Professors, students and researchers at the University of Alberta are working to complete projects left behind when 10 people with links to the school were killed aboard Ukraine International Airlines flight PS 752.
When Iranian missiles shot down the passenger jet on Jan. 8, 176 people were killed.
More than six weeks later, life has had to move on at the University of Alberta. In the Mechanical Engineering Building, Nasim Rahmanifar’s desk sits untouched.
A postcard above her tidy desk reads: “your future looks so bright, you have to wear shades.” But that bright future was never fully realized.
Rahmanifar was on the plane that day. The masters student was returning to Edmonton after a trip to Iran to surprise her family.
She had been working on a smart watch app for wheelchair users. It would monitor their movements and alert them when they needed to modify their strokes in order to avoid shoulder injuries.
The research was being funded by Alberta Health Services and the Glenrose Rehabilitation Hospital.
“The philosophy is that we want to develop some engineering technologies, innovative technologies, that would directly impact quality of life of people who are in need of such technologies,” explained Assistant Professor Hossein Rouhani.
While the work stalled following Rahmanifar’s death, Rouhani resolved to make sure it was finished. The task is difficult though. Her immense knowledge was lost but so too were little things like where she kept a computer necessary for the project.
Recently Rouhani began the impossible task of filling Rahmanifar’s position.
“I had outstanding candidates. But every time, subconsciously, you compare these great candidates with Nasim,” He explained. “And then you see that, despite being excellent, you cannot compare them with Nasim.”
A similar struggle is happening at a neighbouring building on the University of Alberta campus.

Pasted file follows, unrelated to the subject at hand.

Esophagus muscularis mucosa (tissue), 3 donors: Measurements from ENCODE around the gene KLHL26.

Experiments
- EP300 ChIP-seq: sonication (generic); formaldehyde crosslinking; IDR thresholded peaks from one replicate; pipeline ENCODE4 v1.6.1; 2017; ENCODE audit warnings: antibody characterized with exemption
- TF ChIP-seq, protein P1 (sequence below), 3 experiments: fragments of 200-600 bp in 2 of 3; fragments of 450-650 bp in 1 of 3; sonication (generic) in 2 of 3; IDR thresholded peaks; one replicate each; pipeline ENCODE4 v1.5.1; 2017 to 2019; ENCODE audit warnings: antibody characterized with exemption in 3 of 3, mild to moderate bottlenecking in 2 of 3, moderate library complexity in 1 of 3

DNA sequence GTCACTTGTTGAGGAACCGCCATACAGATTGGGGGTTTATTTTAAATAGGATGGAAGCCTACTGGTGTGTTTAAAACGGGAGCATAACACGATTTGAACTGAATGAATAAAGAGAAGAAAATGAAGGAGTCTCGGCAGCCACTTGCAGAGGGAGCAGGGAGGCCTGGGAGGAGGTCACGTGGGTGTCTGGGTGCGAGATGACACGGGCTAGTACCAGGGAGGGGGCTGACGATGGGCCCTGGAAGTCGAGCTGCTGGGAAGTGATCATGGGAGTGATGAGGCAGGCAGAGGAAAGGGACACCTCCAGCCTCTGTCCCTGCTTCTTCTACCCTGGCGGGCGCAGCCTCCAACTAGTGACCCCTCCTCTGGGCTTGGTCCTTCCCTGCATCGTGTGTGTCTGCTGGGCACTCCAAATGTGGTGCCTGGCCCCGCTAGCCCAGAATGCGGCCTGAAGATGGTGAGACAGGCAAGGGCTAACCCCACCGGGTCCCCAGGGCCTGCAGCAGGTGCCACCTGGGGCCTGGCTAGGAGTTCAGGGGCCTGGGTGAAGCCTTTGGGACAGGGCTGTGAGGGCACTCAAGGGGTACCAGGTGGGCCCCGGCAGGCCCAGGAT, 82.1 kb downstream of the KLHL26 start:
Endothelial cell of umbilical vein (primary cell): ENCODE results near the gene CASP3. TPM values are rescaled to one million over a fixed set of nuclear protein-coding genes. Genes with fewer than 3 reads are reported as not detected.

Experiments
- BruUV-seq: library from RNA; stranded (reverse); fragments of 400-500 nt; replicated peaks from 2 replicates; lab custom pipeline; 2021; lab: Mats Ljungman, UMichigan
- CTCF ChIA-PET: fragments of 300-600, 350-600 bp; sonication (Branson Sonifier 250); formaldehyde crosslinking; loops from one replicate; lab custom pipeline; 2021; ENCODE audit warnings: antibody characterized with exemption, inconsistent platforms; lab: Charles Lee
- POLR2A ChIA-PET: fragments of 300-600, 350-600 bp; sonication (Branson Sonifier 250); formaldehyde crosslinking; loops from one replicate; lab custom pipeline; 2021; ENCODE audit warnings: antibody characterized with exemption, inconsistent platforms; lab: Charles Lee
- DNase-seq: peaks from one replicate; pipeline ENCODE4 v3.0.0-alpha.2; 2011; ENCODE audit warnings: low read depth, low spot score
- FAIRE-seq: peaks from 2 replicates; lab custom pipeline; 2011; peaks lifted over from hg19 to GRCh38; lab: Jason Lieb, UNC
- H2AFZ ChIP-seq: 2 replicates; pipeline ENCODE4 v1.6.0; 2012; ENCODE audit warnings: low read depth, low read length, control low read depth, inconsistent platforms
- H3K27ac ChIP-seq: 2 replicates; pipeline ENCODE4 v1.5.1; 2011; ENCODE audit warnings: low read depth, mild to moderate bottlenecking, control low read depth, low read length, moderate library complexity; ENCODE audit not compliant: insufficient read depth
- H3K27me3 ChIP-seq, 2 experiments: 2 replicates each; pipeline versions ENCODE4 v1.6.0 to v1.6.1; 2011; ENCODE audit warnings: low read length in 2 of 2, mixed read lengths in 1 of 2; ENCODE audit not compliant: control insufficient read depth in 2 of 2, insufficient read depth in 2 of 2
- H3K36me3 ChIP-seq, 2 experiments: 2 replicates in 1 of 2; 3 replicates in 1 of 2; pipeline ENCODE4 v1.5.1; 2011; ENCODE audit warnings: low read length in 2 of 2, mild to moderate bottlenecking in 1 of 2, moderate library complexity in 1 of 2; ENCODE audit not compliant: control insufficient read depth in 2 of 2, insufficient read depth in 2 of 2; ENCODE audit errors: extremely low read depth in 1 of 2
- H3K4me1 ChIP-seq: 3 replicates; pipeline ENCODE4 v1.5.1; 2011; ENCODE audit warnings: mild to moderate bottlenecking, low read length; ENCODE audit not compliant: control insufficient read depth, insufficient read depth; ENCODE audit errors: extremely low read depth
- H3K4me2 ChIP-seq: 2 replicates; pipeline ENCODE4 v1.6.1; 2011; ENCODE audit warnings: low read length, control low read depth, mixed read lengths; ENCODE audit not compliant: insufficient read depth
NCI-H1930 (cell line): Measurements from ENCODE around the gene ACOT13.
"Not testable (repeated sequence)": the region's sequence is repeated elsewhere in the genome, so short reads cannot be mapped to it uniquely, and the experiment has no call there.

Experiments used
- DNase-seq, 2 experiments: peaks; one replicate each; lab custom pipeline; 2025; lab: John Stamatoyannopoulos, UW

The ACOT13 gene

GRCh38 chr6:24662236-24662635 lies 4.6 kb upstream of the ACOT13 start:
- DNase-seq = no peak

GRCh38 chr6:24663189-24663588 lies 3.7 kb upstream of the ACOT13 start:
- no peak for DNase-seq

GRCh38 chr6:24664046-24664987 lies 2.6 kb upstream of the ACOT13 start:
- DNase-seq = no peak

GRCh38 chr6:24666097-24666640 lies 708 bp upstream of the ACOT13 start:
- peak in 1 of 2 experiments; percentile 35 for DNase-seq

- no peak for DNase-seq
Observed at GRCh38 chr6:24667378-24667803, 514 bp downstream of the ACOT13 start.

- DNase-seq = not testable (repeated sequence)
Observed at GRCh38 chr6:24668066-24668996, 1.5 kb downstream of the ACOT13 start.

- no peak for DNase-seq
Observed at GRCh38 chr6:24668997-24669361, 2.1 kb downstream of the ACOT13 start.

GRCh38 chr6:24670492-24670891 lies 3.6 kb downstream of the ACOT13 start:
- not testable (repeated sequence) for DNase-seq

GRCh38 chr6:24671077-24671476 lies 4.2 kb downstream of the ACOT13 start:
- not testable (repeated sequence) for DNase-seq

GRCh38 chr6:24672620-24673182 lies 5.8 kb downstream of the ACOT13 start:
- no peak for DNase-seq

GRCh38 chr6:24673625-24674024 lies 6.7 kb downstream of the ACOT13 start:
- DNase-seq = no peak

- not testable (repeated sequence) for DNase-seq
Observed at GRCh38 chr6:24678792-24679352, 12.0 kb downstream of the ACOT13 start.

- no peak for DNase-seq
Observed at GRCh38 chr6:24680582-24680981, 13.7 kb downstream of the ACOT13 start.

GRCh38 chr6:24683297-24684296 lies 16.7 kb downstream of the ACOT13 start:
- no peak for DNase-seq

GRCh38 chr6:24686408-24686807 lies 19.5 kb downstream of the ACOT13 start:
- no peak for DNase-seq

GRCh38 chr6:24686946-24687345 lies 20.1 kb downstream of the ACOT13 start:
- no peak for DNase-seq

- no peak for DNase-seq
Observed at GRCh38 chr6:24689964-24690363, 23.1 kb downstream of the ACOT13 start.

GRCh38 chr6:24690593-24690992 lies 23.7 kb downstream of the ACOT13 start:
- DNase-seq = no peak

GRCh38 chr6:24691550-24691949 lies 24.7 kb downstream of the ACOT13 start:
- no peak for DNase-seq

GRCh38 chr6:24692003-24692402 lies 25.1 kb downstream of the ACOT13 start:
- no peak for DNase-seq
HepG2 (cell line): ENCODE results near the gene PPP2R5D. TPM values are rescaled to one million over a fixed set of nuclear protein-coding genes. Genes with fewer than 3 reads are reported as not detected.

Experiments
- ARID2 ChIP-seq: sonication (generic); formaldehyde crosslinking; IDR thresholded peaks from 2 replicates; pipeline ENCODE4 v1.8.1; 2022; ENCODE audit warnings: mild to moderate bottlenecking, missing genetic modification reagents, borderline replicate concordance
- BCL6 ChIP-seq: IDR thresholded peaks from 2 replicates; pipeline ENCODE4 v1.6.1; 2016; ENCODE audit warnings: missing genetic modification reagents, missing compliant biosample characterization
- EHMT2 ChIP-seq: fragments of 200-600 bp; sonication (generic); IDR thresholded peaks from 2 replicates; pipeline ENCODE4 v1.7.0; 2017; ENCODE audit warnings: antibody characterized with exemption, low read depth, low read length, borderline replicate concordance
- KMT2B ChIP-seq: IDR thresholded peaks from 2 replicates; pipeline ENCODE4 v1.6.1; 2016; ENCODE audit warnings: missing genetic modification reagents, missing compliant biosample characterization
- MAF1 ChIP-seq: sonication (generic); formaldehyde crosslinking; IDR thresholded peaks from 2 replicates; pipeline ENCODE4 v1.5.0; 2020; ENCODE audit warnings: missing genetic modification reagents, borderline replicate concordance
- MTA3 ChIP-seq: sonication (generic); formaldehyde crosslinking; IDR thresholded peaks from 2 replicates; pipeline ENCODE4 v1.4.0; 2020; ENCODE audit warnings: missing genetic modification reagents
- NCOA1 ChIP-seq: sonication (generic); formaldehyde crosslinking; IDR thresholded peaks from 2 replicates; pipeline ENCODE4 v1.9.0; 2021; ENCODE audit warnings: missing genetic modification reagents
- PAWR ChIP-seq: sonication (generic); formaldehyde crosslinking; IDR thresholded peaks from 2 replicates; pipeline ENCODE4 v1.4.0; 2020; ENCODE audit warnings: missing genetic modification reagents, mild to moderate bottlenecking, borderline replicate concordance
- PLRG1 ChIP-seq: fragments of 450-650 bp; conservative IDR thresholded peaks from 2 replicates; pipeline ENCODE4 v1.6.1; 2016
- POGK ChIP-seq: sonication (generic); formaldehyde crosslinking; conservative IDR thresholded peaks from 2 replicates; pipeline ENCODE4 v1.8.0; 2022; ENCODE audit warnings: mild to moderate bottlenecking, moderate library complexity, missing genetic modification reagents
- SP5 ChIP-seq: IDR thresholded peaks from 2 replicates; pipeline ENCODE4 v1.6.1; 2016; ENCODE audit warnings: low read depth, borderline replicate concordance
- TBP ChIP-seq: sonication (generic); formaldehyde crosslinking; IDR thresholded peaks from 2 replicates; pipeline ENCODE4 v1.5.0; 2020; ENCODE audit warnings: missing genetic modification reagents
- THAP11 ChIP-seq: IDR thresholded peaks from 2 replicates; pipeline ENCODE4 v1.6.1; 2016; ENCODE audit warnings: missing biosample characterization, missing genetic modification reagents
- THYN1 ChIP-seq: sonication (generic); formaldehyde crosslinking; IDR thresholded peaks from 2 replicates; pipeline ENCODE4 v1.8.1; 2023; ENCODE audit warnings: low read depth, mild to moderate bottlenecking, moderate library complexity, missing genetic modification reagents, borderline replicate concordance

In the research lab where Mojgan Daneshmand spent much of her time, there’s now a table dedicated to the professor with candles and photos of her and her students.
Daneshmand was also on the plane, along with her husband Professor Pedram Mousavi, and their daughters Dorina and Daria.
Even though she was working as a professor, she was juggling multiple research projects. Mainly, she was developing high-tech sensors.
One sensor could detect tiny levels of glucose in blood as a way to help diabetes patients. Another could wrap around pipelines to detect leaves via drone without having to dig down and inspect the infrastructure.
“We are hopeful that all of those projects would end up almost the same or even better than what Mojgan was expecting,” said research assistant Mohammad Abdolrazzaghi.
Abdolrazzaghi told Global News his colleagues were working harder and collaborating more in an effort to make that happen.
Student Sameri Deif agreed, saying life-changing, world-class research was lost when Daneshmand died.
“Mojgan is with us. Her smiles, her words, her wisdom. Her eagerness to innovate and serve the community is living with us and will live with us as long as we live.”
While the work is important, Deif said the contribution to her students’ personal lives stood out even more.
Many of the students came from Iran or other countries. Deif and his wife moved from Egypt to study at the U of A. They found a “big sister” in Daneshmand.
“One day I talked about how my wife is struggling here as a newcomer staying home and she said, ‘Invite her, let’s talk,’” Deif told Global News. “I was really surprised how she can take her students as a package. You, your research, your family, everything. She took care of everything in your life.”
It’s one of the reasons he feels passionate about finishing the work she started.
Much of the research is also subject to grant funding and looming deadlines require the projects be completed.
With photos of the victims posted on cubicle walls throughout the Engineering Faculty, there is a clear desire to make sure that happens.
The university also wants to see new projects developed in honour of those who died.
A memorial fund was started soon after the crash and, with the donations, the school will create two scholarships for graduate students in hopes of keeping the incredible legacies alive.
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